Diabetics Can Have Cake and Eat It, Too
"When I counsel patients, the first thing I do is find out how they like to eat," says Clark, who is the ADA's national vice president for clinical affairs. "With proper planning, a person with diabetes should be able to eat what others would eat."
The ADA once recommended a low-fat diet for diabetics, but that is no longer the case. While saturated fats, such as butter or other animal fats, should still be limited, studies have shown that diabetics can thrive on diets rich in monounsaturated fats. In the mid 1990s, Abhimanyu Garg, MD, and colleagues from the University of Texas Southwestern Medical Center in Dallas found that such a diet improved diabetes control, reduced cholesterol levels, and lowered triglycerides.
"There was a concern that diabetes control would be threatened with any high-fat diet," Garg tells WebMD. "We found that this was not the case. So we can now offer people a choice of either a high-carbohydrate, low-fat diet or one that is high in monounsatuated fats."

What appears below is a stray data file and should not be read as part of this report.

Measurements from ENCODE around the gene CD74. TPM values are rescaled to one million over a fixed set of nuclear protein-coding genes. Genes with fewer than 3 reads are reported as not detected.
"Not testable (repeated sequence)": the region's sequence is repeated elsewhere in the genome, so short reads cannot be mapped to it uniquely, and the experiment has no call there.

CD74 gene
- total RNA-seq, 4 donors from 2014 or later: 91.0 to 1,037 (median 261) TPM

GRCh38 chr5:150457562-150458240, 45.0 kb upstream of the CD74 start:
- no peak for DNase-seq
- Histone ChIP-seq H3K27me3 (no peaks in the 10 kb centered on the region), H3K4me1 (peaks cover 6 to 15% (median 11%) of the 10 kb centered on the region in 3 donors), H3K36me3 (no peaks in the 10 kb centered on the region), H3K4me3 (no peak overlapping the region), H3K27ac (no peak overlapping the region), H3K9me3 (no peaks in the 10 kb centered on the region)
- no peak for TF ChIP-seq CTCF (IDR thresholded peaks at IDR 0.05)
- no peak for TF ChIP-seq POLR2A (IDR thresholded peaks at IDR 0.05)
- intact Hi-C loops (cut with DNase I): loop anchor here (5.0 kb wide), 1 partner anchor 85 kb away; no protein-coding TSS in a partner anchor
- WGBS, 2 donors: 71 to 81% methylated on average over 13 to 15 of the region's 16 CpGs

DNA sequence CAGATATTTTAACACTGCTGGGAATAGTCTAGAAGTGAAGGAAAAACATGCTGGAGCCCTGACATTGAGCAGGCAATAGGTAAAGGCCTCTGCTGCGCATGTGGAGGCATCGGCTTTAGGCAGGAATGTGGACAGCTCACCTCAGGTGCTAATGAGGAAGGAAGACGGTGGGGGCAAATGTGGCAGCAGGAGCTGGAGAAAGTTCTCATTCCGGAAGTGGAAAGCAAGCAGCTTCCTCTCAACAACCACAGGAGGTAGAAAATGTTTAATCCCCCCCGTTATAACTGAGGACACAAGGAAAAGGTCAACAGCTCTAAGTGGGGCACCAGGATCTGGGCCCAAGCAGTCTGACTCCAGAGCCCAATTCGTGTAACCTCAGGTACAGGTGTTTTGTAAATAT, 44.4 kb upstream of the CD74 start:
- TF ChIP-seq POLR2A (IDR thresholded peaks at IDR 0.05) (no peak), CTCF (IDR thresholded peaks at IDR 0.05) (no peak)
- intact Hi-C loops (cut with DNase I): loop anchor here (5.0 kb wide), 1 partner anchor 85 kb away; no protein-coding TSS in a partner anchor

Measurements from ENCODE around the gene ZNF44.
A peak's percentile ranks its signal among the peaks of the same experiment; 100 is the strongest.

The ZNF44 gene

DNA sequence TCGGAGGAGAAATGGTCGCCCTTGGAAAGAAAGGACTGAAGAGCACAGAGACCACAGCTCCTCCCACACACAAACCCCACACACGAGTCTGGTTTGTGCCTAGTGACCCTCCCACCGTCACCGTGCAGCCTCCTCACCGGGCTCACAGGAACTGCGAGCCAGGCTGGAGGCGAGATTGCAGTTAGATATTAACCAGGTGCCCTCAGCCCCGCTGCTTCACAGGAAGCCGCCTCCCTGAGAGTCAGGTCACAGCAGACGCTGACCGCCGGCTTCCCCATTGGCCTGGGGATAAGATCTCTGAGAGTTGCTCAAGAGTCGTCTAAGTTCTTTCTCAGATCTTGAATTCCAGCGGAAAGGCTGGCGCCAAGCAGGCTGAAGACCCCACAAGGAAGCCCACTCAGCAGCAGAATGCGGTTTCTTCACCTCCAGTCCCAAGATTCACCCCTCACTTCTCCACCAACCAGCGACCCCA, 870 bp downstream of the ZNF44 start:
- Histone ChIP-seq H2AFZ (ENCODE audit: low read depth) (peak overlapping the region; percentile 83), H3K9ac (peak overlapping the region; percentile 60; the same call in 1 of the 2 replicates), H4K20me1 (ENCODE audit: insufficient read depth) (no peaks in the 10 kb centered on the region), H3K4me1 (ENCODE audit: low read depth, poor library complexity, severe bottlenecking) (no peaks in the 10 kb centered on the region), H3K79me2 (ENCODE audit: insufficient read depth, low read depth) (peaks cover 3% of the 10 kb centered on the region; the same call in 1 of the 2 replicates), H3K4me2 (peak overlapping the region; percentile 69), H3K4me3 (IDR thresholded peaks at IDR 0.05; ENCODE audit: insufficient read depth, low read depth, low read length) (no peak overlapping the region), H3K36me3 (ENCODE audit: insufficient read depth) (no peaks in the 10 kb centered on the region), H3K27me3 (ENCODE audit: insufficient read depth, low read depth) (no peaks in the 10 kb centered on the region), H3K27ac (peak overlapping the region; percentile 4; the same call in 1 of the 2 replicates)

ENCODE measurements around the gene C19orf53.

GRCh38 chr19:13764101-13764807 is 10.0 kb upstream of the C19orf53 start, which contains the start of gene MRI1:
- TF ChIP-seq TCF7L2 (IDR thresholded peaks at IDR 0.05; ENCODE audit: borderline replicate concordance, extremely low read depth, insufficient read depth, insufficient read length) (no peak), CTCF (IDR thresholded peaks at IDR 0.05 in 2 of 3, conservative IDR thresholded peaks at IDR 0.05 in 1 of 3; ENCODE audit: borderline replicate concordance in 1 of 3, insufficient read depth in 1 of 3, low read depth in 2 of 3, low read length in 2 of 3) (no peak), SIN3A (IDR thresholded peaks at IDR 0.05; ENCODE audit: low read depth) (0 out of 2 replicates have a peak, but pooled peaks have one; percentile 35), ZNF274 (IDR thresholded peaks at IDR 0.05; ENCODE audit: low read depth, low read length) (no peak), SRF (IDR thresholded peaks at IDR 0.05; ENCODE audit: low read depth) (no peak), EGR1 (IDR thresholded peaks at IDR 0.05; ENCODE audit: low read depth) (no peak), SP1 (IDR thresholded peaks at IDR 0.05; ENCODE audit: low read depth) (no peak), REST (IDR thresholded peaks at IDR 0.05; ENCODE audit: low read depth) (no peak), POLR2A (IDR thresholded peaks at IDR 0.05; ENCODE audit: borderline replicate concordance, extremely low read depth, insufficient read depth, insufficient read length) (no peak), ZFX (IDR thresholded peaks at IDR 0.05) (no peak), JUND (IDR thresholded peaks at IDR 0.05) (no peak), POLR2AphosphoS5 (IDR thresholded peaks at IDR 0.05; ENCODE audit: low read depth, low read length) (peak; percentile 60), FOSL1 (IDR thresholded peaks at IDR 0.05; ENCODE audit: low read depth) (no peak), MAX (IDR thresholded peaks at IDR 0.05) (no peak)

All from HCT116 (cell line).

Foods high in monounsaturated fats include most nuts, avocados, and olive, canola, and peanut oils. They have been shown to help lower the level of LDL "bad" cholesterol.
Other recommendations made by the ADA, and published in a supplement to the January issue of the journal Diabetes Care, include:
- Foods containing carbohydrates from whole grains, fruits, vegetables and low-fat milk should be included in a healthy diet.
- The total amount of carbohydrates in meals or snacks is more important than the source or type.
- Non-calorie sweeteners are safe when consumed within the acceptable daily intake levels established by the FDA.